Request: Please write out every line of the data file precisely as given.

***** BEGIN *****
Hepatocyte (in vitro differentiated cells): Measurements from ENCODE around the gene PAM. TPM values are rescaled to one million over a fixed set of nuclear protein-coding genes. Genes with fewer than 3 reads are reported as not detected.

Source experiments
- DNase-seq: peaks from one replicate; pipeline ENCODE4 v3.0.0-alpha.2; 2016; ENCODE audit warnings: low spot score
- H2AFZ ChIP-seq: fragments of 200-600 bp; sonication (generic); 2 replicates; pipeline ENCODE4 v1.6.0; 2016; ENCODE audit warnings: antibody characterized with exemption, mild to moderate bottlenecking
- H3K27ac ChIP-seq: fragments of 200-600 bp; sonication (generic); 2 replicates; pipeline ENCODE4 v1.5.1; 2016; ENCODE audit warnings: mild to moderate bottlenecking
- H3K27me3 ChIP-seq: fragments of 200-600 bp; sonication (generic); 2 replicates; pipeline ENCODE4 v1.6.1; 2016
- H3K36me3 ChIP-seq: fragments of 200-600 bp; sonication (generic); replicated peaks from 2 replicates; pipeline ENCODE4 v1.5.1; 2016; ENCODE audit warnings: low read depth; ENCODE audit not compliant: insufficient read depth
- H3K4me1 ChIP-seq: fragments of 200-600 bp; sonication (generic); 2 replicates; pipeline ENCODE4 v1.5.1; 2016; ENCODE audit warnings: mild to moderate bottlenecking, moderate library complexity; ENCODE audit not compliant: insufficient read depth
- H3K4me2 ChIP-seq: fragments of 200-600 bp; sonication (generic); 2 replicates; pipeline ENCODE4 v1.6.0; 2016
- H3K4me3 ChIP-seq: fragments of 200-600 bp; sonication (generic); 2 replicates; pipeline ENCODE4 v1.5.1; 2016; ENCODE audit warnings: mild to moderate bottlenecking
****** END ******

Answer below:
Hepatocyte (in vitro differentiated cells): Measurements from ENCODE around the gene PAM. TPM values are rescaled to one million over a fixed set of nuclear protein-coding genes. Genes with fewer than 3 reads are reported as not detected.

Source experiments
- DNase-seq: peaks from one replicate; pipeline ENCODE4 v3.0.0-alpha.2; 2016; ENCODE audit warnings: low spot score
- H2AFZ ChIP-seq: fragments of 200-600 bp; sonication (generic); 2 replicates; pipeline ENCODE4 v1.6.0; 2016; ENCODE audit warnings: antibody characterized with exemption, mild to moderate bottlenecking
- H3K27ac ChIP-seq: fragments of 200-600 bp; sonication (generic); 2 replicates; pipeline ENCODE4 v1.5.1; 2016; ENCODE audit warnings: mild to moderate bottlenecking
- H3K27me3 ChIP-seq: fragments of 200-600 bp; sonication (generic); 2 replicates; pipeline ENCODE4 v1.6.1; 2016
- H3K36me3 ChIP-seq: fragments of 200-600 bp; sonication (generic); replicated peaks from 2 replicates; pipeline ENCODE4 v1.5.1; 2016; ENCODE audit warnings: low read depth; ENCODE audit not compliant: insufficient read depth
- H3K4me1 ChIP-seq: fragments of 200-600 bp; sonication (generic); 2 replicates; pipeline ENCODE4 v1.5.1; 2016; ENCODE audit warnings: mild to moderate bottlenecking, moderate library complexity; ENCODE audit not compliant: insufficient read depth
- H3K4me2 ChIP-seq: fragments of 200-600 bp; sonication (generic); 2 replicates; pipeline ENCODE4 v1.6.0; 2016
- H3K4me3 ChIP-seq: fragments of 200-600 bp; sonication (generic); 2 replicates; pipeline ENCODE4 v1.5.1; 2016; ENCODE audit warnings: mild to moderate bottlenecking